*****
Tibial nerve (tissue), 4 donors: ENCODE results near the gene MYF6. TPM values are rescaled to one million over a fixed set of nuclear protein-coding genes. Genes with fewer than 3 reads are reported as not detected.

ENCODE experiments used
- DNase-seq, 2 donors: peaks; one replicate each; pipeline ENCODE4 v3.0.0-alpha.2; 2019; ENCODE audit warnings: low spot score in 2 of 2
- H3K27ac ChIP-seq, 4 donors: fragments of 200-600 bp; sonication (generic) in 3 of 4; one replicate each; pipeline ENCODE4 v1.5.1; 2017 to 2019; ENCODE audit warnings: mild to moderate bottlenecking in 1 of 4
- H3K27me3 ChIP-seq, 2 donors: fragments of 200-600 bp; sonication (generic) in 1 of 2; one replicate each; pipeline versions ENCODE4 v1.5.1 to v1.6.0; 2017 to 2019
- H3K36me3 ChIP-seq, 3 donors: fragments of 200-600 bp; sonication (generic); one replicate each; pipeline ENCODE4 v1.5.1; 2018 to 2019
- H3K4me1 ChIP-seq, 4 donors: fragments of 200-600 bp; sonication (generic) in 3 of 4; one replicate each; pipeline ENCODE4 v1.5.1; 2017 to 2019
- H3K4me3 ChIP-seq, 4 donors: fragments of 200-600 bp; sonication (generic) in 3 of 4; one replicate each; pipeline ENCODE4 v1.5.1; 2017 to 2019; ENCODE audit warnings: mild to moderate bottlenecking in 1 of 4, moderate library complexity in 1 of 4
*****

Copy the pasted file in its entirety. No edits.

Tibial nerve (tissue), 4 donors: ENCODE results near the gene MYF6. TPM values are rescaled to one million over a fixed set of nuclear protein-coding genes. Genes with fewer than 3 reads are reported as not detected.

ENCODE experiments used
- DNase-seq, 2 donors: peaks; one replicate each; pipeline ENCODE4 v3.0.0-alpha.2; 2019; ENCODE audit warnings: low spot score in 2 of 2
- H3K27ac ChIP-seq, 4 donors: fragments of 200-600 bp; sonication (generic) in 3 of 4; one replicate each; pipeline ENCODE4 v1.5.1; 2017 to 2019; ENCODE audit warnings: mild to moderate bottlenecking in 1 of 4
- H3K27me3 ChIP-seq, 2 donors: fragments of 200-600 bp; sonication (generic) in 1 of 2; one replicate each; pipeline versions ENCODE4 v1.5.1 to v1.6.0; 2017 to 2019
- H3K36me3 ChIP-seq, 3 donors: fragments of 200-600 bp; sonication (generic); one replicate each; pipeline ENCODE4 v1.5.1; 2018 to 2019
- H3K4me1 ChIP-seq, 4 donors: fragments of 200-600 bp; sonication (generic) in 3 of 4; one replicate each; pipeline ENCODE4 v1.5.1; 2017 to 2019
- H3K4me3 ChIP-seq, 4 donors: fragments of 200-600 bp; sonication (generic) in 3 of 4; one replicate each; pipeline ENCODE4 v1.5.1; 2017 to 2019; ENCODE audit warnings: mild to moderate bottlenecking in 1 of 4, moderate library complexity in 1 of 4